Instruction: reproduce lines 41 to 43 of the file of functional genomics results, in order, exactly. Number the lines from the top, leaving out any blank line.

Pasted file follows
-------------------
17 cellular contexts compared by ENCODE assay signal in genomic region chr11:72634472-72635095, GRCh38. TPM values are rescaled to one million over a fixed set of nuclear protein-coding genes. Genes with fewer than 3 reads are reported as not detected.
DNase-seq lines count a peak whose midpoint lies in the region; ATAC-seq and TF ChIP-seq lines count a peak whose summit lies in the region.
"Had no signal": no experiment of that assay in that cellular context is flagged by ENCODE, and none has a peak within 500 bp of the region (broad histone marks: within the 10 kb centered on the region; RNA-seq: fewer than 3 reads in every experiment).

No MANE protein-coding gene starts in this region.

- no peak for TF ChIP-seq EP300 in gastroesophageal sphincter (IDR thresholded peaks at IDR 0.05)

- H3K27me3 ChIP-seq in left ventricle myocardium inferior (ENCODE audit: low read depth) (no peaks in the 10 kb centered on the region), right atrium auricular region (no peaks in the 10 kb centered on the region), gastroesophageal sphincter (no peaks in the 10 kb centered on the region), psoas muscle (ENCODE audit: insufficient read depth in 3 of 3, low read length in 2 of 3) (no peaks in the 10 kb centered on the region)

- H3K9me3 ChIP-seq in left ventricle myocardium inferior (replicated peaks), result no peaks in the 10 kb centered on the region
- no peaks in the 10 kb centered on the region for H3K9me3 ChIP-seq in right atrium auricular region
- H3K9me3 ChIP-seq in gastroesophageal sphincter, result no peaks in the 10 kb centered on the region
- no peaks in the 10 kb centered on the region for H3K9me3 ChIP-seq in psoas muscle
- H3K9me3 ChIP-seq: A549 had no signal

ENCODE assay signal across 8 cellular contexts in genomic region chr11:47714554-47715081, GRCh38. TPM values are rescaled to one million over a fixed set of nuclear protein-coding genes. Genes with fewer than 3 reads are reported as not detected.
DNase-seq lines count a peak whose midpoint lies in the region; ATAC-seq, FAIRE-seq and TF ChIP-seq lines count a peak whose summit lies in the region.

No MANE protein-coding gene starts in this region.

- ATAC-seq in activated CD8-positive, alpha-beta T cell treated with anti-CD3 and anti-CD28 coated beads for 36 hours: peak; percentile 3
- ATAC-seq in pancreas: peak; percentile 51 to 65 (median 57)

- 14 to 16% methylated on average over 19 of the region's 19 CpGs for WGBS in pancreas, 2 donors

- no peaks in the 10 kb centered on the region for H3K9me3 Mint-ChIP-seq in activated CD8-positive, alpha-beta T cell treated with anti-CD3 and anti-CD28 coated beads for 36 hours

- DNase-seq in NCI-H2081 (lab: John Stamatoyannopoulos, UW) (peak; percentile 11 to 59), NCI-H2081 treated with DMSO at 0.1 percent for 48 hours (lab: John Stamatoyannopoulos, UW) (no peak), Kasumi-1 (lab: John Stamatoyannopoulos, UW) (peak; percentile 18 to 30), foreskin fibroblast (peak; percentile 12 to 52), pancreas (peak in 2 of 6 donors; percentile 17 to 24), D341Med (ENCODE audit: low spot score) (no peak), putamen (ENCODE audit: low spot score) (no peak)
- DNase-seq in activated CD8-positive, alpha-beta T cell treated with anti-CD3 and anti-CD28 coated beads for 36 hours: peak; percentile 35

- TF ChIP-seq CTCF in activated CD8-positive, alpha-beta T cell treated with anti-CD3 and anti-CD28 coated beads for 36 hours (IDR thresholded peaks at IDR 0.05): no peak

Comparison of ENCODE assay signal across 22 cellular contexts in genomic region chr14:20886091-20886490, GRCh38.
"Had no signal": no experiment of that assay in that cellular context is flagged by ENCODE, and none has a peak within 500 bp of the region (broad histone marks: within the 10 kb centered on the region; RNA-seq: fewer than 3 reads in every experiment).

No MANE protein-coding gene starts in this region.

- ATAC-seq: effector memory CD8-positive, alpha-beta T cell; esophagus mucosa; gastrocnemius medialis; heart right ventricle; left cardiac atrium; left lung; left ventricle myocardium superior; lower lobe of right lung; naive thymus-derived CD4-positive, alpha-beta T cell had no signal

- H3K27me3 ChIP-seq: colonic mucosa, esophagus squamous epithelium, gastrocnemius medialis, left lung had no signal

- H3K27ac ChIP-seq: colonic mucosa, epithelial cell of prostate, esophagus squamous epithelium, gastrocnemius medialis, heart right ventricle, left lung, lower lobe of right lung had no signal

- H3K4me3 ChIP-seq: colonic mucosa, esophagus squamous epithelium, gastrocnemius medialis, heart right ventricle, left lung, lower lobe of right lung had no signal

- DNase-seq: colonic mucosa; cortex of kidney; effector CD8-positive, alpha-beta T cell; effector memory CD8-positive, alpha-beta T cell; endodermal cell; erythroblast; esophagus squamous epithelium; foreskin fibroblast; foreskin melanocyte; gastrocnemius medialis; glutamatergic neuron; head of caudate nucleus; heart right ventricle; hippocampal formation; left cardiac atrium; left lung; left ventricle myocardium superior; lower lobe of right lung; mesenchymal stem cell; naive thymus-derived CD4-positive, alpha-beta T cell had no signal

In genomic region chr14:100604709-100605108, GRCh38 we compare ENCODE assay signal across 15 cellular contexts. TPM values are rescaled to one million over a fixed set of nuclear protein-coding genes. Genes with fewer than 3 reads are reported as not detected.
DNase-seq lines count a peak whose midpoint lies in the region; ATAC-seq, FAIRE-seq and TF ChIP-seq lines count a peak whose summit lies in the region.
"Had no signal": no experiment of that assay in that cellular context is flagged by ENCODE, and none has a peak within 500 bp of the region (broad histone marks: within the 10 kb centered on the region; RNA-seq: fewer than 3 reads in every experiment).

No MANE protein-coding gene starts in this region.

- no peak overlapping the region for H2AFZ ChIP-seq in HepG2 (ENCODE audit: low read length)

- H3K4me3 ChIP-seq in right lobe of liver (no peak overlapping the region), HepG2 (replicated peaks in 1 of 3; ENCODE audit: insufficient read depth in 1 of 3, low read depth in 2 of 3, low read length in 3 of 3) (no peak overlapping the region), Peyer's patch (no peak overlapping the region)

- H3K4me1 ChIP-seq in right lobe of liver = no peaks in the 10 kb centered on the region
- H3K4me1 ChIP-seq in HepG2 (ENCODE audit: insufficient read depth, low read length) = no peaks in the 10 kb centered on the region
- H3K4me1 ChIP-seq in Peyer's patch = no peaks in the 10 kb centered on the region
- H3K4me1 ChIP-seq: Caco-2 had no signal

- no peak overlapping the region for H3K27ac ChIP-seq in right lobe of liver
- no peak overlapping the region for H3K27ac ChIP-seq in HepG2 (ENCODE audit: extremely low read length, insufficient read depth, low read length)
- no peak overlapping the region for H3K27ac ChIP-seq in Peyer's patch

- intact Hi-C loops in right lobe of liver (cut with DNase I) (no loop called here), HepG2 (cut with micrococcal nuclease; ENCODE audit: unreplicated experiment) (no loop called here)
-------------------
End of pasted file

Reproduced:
- no peak overlapping the region for H3K27ac ChIP-seq in HepG2 (ENCODE audit: extremely low read length, insufficient read depth, low read length)
- no peak overlapping the region for H3K27ac ChIP-seq in Peyer's patch

- intact Hi-C loops in right lobe of liver (cut with DNase I) (no loop called here), HepG2 (cut with micrococcal nuclease; ENCODE audit: unreplicated experiment) (no loop called here)